Brexit and immigration – the UK’s negotiating brief
| Ian Robinson

Brexit and immigration – the UK’s negotiating brief

Earlier today the Prime Minister published her White Paper on Brexit, titled “The United Kingdom’s exit from and new partnership with the European Union”.
There are lots of ways to report on any government statement, and many ways in which we draw conclusions. The most fun way, for me at least, is to read between the lines – what doesn’t it say and why not? Right now I am questioning why there is no explicit mention of access to migrant workers for lower skilled roles. That won’t go down well in the agricultural, construction or hospitality sectors.
It is also interesting that Priority 9: Securing new trade agreements with other countries contains no mention of trade related migration, even in the levers for negotiation. The UK might not be planning to offer up trade migration but we can be sure that most countries are already considering it.
Really though the most important and most tangible thing is to understand what has been said. Here are the key quotes on immigration.
Priority 4 - the Common Travel Area
Maintaining migration flows between the UK and Ireland
“We want to protect the ability to move freely between the UK and Ireland, north-south and east-west, recognising the special importance of this to people in their daily lives.”
Priority 5 – controlling immigration
An open country that controls migration
“We will remain an open and tolerant country, and one that recognises the valuable contribution migrants make to our society and welcomes those with the skills and expertise to make our nation better still. But in future we must ensure we can control the number of people coming to the UK from the EU.”
Embracing the world
“As we leave the EU and embrace the world, openness to international talent will remain one of our most distinctive assets.”
A telling emphasis on high skilled migration?
“We will always want immigration, including from EU countries, and especially high-skilled immigration and why we will always welcome individual migrants arriving lawfully in the UK as friends.”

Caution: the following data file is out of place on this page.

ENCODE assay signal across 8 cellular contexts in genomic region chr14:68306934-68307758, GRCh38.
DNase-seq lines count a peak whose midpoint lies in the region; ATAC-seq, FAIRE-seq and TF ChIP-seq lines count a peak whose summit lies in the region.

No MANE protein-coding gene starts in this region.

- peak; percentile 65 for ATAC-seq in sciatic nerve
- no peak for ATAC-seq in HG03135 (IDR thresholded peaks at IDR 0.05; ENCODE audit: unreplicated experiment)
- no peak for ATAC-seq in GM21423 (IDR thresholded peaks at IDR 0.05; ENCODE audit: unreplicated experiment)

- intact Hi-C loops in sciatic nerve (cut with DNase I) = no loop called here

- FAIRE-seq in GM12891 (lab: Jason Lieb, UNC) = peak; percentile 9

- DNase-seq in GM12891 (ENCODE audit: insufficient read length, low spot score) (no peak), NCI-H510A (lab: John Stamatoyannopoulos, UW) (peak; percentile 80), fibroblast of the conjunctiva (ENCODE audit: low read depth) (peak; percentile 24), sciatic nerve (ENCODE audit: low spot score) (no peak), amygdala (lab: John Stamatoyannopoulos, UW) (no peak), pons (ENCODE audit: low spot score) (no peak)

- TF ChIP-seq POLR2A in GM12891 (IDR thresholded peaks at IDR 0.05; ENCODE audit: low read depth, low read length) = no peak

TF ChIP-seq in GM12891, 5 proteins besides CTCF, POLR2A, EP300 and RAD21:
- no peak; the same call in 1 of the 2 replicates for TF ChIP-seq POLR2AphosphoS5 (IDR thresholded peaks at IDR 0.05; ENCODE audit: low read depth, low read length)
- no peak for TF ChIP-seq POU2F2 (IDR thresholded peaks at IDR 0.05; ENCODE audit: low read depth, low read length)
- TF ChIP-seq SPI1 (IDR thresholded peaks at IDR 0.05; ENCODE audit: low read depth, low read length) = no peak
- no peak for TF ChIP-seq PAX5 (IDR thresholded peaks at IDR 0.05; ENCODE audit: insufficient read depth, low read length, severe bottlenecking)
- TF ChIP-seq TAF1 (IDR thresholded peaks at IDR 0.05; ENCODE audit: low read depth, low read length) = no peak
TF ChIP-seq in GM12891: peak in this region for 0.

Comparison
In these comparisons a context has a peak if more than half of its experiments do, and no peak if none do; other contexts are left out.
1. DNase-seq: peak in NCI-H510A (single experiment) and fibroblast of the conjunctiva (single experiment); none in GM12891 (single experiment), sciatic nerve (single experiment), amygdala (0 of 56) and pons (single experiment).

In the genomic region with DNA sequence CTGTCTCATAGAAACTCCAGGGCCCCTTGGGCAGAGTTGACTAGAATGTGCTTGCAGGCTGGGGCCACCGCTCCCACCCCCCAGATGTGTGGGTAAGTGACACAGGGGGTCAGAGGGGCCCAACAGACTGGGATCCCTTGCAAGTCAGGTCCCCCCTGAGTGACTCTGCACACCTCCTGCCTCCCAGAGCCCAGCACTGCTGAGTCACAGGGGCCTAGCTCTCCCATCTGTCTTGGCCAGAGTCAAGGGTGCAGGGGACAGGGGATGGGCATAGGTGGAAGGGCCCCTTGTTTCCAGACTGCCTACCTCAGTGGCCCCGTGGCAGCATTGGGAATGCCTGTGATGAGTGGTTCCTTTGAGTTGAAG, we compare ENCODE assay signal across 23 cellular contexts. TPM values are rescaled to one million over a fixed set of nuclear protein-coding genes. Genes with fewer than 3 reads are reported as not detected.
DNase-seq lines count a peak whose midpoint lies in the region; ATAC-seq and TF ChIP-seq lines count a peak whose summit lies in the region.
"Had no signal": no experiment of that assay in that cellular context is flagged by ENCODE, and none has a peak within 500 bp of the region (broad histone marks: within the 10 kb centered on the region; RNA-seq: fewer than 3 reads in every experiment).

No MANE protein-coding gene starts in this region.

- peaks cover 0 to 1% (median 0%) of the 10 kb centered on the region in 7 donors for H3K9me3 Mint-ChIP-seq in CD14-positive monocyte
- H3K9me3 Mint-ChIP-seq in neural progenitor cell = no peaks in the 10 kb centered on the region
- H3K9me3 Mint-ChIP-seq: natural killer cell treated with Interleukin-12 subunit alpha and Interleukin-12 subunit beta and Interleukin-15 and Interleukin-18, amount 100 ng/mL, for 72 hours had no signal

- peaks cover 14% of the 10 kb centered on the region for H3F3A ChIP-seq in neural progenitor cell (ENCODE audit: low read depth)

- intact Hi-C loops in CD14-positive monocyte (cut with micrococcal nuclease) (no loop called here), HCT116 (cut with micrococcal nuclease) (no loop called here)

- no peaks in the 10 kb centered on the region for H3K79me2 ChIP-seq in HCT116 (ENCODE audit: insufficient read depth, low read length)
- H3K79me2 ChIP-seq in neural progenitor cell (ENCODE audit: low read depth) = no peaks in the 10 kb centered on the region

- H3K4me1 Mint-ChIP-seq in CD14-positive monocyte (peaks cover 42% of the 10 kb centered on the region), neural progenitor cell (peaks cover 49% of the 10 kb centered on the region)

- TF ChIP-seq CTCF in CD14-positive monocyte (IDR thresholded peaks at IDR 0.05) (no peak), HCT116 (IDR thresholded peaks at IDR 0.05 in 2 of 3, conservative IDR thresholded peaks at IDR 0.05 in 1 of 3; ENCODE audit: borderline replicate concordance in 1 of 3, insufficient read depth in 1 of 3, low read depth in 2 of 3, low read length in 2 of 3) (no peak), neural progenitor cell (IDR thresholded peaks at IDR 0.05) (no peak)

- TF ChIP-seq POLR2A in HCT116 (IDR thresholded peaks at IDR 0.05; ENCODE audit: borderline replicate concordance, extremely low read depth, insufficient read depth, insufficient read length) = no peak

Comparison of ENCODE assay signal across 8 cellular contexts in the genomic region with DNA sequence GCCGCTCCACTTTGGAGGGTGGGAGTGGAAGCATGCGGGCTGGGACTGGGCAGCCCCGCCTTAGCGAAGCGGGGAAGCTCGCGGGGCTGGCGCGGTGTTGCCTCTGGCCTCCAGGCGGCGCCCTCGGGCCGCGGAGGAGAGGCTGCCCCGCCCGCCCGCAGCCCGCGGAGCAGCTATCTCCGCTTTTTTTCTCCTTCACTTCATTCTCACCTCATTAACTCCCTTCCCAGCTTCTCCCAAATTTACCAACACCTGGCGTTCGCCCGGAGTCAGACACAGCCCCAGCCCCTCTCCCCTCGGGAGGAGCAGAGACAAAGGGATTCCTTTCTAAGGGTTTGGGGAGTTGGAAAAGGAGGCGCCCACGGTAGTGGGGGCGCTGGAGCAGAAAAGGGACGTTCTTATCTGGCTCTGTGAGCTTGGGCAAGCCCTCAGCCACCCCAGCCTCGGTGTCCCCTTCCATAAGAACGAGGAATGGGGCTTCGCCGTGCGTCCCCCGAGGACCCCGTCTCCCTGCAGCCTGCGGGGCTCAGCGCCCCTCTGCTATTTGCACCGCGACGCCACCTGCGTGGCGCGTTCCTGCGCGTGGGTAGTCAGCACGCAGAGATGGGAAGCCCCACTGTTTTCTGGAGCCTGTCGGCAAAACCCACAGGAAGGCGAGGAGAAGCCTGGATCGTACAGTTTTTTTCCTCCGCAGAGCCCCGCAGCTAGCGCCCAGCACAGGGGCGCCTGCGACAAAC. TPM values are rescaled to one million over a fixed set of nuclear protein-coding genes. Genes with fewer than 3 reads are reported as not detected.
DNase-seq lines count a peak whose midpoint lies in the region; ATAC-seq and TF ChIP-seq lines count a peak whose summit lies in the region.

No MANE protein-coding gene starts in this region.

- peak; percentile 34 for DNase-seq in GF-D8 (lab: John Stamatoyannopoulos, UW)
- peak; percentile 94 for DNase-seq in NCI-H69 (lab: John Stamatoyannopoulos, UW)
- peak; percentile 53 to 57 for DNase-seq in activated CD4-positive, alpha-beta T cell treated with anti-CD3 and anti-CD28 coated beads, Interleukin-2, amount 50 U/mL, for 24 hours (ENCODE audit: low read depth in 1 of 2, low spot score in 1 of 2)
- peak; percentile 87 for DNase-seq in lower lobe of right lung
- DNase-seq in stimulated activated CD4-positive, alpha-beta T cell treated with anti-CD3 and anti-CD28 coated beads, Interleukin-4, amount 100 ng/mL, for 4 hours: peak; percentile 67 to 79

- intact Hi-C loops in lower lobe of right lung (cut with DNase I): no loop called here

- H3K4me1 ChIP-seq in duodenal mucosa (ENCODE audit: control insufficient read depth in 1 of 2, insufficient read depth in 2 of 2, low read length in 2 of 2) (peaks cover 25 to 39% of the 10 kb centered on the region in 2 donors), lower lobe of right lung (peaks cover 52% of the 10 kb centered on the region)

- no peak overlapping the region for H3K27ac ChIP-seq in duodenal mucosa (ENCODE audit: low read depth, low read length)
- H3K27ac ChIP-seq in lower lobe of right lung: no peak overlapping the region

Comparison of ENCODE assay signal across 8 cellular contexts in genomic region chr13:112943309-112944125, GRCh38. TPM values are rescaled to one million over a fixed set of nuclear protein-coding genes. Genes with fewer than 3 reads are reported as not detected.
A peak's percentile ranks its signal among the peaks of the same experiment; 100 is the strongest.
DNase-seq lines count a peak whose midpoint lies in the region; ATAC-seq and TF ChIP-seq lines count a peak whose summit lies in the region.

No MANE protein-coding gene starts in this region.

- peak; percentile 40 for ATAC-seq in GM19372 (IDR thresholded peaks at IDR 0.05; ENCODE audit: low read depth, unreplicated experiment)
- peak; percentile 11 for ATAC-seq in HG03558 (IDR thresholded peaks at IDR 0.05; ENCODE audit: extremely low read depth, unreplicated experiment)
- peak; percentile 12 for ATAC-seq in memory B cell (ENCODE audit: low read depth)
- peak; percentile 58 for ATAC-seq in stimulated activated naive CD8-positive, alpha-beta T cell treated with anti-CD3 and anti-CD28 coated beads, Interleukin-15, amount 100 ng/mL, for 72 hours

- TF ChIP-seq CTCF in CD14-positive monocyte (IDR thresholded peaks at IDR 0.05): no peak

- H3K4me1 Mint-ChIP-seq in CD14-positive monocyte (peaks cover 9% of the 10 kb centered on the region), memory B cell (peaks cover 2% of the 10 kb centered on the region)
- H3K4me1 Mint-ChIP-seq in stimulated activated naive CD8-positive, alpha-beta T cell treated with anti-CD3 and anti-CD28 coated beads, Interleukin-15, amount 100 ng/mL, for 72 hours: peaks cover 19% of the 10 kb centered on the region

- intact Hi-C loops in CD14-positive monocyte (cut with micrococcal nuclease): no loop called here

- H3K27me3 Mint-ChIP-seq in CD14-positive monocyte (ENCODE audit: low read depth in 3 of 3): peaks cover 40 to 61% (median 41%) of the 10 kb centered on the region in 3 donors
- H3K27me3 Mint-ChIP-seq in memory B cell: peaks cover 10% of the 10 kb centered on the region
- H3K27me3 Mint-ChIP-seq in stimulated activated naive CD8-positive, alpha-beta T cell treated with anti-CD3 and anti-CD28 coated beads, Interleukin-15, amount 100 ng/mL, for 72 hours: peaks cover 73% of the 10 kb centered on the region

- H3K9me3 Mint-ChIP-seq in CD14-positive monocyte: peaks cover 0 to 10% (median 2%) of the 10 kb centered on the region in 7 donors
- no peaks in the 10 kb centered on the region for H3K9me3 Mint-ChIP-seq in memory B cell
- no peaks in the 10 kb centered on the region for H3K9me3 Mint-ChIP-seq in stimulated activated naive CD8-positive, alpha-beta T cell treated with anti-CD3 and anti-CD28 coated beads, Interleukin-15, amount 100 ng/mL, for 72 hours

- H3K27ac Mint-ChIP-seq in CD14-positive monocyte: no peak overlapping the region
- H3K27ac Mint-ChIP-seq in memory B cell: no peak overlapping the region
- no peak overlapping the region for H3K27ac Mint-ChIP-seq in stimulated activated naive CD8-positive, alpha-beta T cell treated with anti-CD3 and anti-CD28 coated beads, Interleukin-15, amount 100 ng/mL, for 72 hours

Free movement will end
“We will design our immigration system to ensure that we are able to control the numbers of people who come here from the EU. In future, therefore, the Free Movement Directive will no longer apply and the migration of EU nationals will be subject to UK law.”
More emphasis on highly skilled people
“We will create an immigration system that allows us to control numbers and encourage the brightest and the best to come to this country, as part of a stable and prosperous future with the EU and our European partners.”
And more again
The UK will always welcome genuine students and those with the skills and expertise to make our nation better still.
Concerns from universities seem to have been heard
“The Government also recognises the important contribution made by students and academics from EU Member States to the UK’s world class universities.”
Is impacts on the different sectors finally a nod to lower skilled workers?
“We are considering very carefully the options that are open to us to gain control of the numbers of people coming to the UK from the EU. As part of that, it is important that we understand the impacts on the different sectors of the economy and the labour market.”
Businesses and communities will get a say
“We will, therefore, ensure that businesses and communities have the opportunity to contribute their views.”
Hinting at a regional system?
“Equally, we will need to understand the potential impacts of any proposed changes in all the parts of the UK. So we will build a comprehensive picture of the needs and interests of all parts of the UK and look to develop a system that works for all.”
It might not happen over night
“There may be a phased process of implementation to prepare for the new arrangements. This would give businesses and individuals enough time to plan and prepare for those new arrangements.”
But it will happen
“For each issue, the time we need to phase in the new arrangements may differ; some might be introduced very quickly, some might take longer. And the interim arrangements we rely upon are likely to be a matter of negotiation. The UK will not, however, seek some form of unlimited transitional status.”
Priority 6 – Securing rights
What about British people in Europe and Europeans in the UK?
“We want to secure the status of EU citizens who are already living in the UK, and that of UK nationals in other Member States, as early as we can.”
We are not talking small numbers
“Around 2.8 million EU nationals16 were estimated to be resident in the UK, many of whom originate from Poland.17 It is estimated that around 1 million UK nationals are long-term residents of other EU countries, including around 300,000 in Spain. France and Germany also host large numbers of British citizens.”
Do some EU Member States oppose the idea?
“The Government would have liked to resolve this issue ahead of the formal negotiations. And although many EU Member States favour such an agreement, this has not proven possible.”
And to conclude
“This Government will make no attempt to remain in the EU by the backdoor .... building a truly global UK ... a new global UK.”